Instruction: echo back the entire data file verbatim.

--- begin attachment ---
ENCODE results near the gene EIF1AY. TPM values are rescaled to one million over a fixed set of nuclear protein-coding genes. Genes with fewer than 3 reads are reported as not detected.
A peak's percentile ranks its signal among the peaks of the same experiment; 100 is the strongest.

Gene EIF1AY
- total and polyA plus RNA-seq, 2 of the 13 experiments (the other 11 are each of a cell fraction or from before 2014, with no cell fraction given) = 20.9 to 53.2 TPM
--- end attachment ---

ENCODE results near the gene EIF1AY. TPM values are rescaled to one million over a fixed set of nuclear protein-coding genes. Genes with fewer than 3 reads are reported as not detected.
A peak's percentile ranks its signal among the peaks of the same experiment; 100 is the strongest.

Gene EIF1AY
- total and polyA plus RNA-seq, 2 of the 13 experiments (the other 11 are each of a cell fraction or from before 2014, with no cell fraction given) = 20.9 to 53.2 TPM